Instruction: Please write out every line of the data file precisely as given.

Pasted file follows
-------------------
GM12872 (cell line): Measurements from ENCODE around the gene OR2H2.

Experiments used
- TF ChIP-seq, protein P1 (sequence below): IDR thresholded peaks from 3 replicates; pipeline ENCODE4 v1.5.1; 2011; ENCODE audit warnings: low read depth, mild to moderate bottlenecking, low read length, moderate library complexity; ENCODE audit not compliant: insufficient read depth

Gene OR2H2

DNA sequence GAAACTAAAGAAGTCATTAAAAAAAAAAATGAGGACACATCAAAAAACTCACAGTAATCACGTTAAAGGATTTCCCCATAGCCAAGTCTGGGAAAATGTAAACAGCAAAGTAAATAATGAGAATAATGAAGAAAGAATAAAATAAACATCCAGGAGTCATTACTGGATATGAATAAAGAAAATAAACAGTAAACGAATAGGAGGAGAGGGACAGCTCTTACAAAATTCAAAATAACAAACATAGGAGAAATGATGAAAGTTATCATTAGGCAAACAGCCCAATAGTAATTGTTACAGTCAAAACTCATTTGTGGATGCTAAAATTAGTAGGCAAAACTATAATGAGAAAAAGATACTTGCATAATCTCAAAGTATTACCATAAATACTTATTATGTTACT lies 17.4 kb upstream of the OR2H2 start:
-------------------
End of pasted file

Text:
GM12872 (cell line): Measurements from ENCODE around the gene OR2H2.

Experiments used
- TF ChIP-seq, protein P1 (sequence below): IDR thresholded peaks from 3 replicates; pipeline ENCODE4 v1.5.1; 2011; ENCODE audit warnings: low read depth, mild to moderate bottlenecking, low read length, moderate library complexity; ENCODE audit not compliant: insufficient read depth

Gene OR2H2

DNA sequence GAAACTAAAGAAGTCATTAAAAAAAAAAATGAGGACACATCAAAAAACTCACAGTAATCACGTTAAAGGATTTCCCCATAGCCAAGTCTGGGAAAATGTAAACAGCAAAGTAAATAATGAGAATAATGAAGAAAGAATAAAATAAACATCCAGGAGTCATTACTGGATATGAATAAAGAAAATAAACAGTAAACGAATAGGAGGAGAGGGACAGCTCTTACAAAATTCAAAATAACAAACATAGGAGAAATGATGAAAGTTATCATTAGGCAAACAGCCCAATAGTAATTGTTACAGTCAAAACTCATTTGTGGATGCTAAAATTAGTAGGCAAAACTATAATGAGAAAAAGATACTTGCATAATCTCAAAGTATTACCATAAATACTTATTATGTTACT lies 17.4 kb upstream of the OR2H2 start: